Mr. Speaker, in my home state, the great State of Washington, the gray wolf is not listed in just the eastern third of the state, forcing U.S. Fish & Wildlife and the Washington Department of Fish & Wildlife to rely on an arbitrary political boundary when delineating and managing a species. I am sorry to share with you Mr. Speaker that—as it turns out— surprisingly wolves don’t know boundaries or borders. The arbitrary nature of this current status of the law is broken, and it is impairing the ability of fish and wildlife managers on the ground to properly manage the species as well as its ecosystem, including the harm it poses on other indigenous species.

Mr. Speaker, this is why Congress as a co-equal branch, must act. This legislation directs the U.S. Department of the Interior to follow through with the proposed rule and delist the gray wolf from the list of endangered species. We have a responsibility to protect the incredibly diverse species both in Washington State and across the country. These efforts to protect our wildlife species must be based on sound science and an open, transparent process. Unfortunately, that is far from the case when it comes to the process dictating endangered species policies, particularly in this case of the gray wolf.

For years now, Washington’s Department of Fish & Wildlife has asked the federal government to delist the gray wolf and provide relief from the burdensome, broken process dictating species management. I have received letters from the Director of the Washington State Department of Fish & Wildlife, one in 2015 and one earlier this year, and would ask unanimous consent for them to be entered into the record.

In them, the letters read, and I quote: “Dear Congressman Newhouse, The Washington Department of Fish & Wildlife appreciates your continued assistance to encourage the U.S. Fish and Wildlife Service to complete the delisting of the gray wolf and remove it from federal protection under the Endangered Species List.” … It continues, “In 2008, the first wolf pack was documented in Washington State. Today we have 22 known packs. During this time, the state’s wolf population has increased by an average of more than 30 percent per year.” … “As demonstrated with the current rate of recovery, the Department is well suited to facilitate the recovery and management of wolves across the state.” … “Under the current federal designation and management, we cannot fully implement our plan in the western two-thirds of the state. To ensure ongoing success in wolf recovery, the federal listing needs to keep pace with the on-the-ground recovery status and allow the state to fully implement its management plan. Therefore, I support your efforts to advance the delisting of wolves and return management to the state,” end quote.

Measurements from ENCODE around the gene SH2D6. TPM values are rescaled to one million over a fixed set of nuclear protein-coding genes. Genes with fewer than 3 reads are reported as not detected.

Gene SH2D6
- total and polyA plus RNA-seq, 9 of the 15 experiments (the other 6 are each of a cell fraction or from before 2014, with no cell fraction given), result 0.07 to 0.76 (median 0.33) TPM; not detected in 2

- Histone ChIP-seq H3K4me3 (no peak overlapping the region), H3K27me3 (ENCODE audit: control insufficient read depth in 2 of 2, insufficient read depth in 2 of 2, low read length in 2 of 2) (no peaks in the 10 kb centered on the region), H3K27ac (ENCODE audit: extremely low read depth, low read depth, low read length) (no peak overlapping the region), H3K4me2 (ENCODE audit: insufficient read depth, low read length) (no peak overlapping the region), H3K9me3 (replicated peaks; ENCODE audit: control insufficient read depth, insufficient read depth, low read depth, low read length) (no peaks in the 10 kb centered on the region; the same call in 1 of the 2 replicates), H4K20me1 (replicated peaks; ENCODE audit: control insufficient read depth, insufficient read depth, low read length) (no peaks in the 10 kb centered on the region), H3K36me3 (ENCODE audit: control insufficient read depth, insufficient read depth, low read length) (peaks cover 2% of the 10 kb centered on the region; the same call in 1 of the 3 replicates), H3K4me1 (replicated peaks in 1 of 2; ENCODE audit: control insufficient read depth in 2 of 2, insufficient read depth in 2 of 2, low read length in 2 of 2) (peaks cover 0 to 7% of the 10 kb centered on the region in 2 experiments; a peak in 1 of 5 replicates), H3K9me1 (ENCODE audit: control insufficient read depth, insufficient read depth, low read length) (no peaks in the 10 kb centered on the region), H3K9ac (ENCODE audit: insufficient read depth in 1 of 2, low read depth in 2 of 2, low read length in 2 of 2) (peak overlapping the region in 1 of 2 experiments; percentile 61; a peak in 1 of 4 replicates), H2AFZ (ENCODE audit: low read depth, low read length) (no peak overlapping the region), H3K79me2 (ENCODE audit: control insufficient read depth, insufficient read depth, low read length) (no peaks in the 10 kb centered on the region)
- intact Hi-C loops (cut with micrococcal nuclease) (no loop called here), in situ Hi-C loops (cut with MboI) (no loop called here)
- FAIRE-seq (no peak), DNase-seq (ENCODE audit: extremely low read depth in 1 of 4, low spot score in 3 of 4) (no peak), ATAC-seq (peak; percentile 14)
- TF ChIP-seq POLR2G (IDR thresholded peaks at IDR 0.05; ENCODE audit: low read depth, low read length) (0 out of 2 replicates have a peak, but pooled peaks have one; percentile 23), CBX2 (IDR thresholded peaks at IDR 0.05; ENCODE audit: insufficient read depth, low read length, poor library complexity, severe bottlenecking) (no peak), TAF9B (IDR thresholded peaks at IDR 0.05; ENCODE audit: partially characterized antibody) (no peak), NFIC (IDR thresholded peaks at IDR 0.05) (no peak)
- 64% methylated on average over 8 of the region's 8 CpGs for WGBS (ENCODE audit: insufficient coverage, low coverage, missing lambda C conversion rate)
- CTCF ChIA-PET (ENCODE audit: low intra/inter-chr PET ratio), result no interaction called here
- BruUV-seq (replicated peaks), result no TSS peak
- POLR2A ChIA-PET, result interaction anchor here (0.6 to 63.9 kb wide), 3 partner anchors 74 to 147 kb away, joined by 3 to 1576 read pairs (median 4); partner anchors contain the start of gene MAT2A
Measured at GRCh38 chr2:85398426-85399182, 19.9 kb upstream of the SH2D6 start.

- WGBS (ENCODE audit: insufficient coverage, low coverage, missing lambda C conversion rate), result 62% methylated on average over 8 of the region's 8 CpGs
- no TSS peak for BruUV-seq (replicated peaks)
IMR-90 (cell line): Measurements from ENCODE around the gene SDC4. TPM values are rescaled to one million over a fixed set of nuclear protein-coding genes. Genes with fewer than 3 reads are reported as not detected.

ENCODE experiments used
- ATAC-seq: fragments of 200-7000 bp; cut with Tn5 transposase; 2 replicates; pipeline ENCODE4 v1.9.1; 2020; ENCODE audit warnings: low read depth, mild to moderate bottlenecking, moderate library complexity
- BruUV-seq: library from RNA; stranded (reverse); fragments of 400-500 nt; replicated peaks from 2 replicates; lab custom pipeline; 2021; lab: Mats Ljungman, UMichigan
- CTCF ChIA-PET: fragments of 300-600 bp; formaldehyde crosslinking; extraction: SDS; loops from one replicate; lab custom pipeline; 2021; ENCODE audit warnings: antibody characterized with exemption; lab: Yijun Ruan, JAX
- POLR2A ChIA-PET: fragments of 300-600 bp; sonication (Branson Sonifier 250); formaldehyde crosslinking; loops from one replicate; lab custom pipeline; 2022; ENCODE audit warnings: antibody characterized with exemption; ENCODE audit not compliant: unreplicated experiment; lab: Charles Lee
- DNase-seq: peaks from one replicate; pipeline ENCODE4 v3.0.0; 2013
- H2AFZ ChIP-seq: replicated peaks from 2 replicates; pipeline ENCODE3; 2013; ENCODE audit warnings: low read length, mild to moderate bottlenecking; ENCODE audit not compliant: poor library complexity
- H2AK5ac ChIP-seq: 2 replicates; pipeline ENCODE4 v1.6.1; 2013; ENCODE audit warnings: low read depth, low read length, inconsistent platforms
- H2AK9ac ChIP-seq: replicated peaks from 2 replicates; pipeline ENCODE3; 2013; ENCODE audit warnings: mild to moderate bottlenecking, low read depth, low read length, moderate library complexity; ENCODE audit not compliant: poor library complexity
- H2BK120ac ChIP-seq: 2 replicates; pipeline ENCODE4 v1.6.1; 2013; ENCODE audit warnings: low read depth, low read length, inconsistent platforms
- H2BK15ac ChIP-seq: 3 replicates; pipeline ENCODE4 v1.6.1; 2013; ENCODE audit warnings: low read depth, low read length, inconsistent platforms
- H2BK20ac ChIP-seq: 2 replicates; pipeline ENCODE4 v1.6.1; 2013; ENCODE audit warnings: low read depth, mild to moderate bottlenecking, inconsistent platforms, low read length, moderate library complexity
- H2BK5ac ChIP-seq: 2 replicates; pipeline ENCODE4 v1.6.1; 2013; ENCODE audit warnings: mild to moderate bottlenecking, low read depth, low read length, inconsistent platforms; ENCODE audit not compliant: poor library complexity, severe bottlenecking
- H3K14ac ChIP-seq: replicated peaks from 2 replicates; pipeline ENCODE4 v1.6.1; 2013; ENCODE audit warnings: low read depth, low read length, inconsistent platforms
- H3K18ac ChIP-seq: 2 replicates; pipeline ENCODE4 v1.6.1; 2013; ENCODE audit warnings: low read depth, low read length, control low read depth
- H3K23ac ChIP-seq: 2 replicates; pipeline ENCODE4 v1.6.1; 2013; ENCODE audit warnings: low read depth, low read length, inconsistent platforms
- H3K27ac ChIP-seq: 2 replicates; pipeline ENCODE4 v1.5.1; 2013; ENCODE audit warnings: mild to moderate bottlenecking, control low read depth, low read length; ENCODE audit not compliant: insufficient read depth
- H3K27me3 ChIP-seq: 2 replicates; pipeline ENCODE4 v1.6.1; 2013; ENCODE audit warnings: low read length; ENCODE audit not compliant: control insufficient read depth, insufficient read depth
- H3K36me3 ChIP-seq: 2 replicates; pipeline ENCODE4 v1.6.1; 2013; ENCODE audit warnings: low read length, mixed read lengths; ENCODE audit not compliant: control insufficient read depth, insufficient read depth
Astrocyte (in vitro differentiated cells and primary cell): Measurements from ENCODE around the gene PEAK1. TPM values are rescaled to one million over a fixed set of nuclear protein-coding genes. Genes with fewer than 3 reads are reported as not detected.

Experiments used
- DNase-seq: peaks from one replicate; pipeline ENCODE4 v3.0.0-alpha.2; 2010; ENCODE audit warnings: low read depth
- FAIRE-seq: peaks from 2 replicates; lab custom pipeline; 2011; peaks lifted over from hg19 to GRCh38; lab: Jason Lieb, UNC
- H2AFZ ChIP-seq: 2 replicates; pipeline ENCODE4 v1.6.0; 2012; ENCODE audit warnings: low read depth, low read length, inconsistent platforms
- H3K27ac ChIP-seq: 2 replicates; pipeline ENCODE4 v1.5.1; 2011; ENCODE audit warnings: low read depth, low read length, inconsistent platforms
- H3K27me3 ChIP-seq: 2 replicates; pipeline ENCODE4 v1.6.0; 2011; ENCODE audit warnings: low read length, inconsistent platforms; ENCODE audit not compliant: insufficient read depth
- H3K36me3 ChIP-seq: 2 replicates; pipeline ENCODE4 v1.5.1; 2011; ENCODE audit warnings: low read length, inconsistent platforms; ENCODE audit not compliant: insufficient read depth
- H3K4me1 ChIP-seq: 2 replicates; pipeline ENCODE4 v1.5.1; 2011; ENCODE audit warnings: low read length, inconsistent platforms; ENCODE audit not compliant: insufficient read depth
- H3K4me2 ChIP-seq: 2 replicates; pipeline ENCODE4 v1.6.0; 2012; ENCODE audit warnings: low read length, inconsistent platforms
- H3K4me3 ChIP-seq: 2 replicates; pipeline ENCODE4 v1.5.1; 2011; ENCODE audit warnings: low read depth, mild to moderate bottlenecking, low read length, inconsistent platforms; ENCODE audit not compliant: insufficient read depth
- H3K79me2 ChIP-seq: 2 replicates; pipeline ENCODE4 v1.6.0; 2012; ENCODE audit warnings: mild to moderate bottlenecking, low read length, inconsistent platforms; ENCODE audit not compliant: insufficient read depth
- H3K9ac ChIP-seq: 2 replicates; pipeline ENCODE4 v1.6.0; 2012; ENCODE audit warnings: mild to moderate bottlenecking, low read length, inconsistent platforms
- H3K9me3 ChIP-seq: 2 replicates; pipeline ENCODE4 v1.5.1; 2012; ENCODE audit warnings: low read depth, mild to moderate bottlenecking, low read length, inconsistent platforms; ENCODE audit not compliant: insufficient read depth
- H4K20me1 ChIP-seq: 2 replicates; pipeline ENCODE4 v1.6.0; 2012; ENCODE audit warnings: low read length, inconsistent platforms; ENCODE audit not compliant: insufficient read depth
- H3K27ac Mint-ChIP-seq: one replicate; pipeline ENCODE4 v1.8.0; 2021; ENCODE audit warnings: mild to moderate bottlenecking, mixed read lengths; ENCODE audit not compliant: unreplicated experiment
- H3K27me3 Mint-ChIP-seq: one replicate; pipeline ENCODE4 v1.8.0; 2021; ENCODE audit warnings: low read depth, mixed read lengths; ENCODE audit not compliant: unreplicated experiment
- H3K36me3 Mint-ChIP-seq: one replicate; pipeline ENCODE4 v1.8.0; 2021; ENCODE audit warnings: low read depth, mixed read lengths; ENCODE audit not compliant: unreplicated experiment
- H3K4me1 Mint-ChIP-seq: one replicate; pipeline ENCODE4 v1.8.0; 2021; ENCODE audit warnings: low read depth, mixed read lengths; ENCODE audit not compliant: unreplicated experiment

Mr. Speaker, to close, I would like to just say that as a farmer and life-long resident of Central Washington state, I consider myself a conservationist and steward of our rich natural heritage—and that includes our incredible wildlife. State governments are fully qualified to responsibly manage gray wolf populations and are better able to meet the needs of local communities, ranchers, livestock, wildlife populations, and ecosystems. I encourage my colleagues to support the rule and the underlying legislation.

Background:

Management of these gray wolves was transferred from the state to the federal level following two 2014 U.S. District Court decisions that reinstated gray wolves under the protections of the Endangered Species Act. These designations leave farmers and ranchers in those states without a legal avenue to protect their livestock from wolves.

Click HERE to read H.R. 6784, the Manage Our Wolves Act.

Click HERE and HERE to read the Washington Department of Fish and Wildlife’s 2015 and 2018 letters requesting the federal delisting of the gray wolf.